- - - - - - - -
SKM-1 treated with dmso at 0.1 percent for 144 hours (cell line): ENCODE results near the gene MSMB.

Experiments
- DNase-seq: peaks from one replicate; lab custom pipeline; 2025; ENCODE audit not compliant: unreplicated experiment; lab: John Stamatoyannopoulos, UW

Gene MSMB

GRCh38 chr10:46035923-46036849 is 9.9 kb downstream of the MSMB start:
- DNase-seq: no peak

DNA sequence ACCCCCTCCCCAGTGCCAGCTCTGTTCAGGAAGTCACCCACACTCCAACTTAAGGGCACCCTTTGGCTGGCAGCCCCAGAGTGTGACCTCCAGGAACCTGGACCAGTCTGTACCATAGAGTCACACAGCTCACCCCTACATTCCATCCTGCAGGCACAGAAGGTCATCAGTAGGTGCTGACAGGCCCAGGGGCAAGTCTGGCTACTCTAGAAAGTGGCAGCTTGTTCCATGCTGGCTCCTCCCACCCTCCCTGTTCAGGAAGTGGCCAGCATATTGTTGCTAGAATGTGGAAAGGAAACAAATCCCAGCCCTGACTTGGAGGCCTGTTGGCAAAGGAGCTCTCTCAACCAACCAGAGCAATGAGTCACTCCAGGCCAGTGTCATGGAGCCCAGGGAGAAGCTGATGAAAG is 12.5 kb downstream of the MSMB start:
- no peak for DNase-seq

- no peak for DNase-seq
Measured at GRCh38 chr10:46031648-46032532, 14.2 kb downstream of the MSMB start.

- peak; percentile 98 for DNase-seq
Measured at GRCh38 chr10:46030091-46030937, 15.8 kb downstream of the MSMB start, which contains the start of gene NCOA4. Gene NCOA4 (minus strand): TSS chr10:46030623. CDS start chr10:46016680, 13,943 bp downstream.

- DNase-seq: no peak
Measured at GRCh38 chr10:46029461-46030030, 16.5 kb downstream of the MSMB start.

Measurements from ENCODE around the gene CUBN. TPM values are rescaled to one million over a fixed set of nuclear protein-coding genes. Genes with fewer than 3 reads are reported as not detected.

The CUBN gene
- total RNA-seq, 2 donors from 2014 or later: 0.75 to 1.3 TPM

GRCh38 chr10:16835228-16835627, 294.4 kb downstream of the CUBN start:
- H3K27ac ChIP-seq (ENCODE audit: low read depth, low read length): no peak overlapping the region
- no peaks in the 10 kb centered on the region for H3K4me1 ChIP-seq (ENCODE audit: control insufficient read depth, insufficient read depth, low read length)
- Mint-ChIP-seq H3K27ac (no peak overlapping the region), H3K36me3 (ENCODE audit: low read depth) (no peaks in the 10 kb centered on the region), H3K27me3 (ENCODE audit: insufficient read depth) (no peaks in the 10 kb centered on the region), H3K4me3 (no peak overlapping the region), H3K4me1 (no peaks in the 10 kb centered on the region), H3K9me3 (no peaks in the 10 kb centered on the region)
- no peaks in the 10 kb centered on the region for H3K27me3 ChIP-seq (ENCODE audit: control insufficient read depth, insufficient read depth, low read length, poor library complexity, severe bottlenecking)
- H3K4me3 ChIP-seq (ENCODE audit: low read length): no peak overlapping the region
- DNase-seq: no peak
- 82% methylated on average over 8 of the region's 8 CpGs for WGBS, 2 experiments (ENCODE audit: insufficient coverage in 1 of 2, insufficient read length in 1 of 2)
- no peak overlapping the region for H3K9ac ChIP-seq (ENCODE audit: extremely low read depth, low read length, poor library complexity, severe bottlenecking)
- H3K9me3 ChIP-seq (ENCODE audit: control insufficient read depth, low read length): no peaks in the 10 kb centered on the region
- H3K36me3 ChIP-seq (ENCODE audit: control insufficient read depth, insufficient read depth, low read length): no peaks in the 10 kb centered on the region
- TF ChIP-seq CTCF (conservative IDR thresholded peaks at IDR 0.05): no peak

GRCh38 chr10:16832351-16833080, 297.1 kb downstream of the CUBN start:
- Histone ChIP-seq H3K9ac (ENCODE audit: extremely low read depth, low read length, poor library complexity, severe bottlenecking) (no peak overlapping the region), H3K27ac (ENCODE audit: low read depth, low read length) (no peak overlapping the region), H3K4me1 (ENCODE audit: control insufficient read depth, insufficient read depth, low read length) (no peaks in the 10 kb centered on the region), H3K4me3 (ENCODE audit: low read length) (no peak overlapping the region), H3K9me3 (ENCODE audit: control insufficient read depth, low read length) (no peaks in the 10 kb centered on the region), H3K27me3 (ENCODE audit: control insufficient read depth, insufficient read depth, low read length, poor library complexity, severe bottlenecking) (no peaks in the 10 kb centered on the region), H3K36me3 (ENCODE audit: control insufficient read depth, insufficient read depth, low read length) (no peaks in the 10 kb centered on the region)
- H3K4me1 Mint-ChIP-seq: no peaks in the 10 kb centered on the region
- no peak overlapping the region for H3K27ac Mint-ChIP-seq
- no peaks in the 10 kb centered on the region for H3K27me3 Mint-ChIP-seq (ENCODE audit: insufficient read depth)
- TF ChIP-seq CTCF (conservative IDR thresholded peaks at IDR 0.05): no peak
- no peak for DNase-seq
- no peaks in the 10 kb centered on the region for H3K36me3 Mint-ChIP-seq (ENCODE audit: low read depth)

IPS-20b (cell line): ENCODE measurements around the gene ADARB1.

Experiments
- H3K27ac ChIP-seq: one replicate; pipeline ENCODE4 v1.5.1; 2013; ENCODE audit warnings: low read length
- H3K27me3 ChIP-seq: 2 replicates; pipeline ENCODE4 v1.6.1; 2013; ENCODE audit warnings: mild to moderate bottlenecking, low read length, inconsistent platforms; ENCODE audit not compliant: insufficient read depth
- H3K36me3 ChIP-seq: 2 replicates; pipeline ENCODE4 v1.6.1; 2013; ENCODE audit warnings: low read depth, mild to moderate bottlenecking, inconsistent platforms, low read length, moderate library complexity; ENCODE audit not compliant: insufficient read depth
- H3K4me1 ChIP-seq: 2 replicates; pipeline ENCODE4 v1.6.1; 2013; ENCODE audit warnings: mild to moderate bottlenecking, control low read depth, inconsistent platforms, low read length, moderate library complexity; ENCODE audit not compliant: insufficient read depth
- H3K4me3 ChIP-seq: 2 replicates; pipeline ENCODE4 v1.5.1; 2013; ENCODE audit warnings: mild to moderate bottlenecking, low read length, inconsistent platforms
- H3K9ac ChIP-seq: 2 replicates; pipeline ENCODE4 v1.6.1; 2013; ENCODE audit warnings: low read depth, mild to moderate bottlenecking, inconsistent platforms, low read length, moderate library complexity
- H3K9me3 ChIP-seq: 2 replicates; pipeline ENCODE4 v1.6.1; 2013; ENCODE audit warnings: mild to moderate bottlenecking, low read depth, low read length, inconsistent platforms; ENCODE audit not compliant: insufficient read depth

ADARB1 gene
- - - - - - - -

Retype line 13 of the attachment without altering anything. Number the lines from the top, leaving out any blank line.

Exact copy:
- DNase-seq: no peak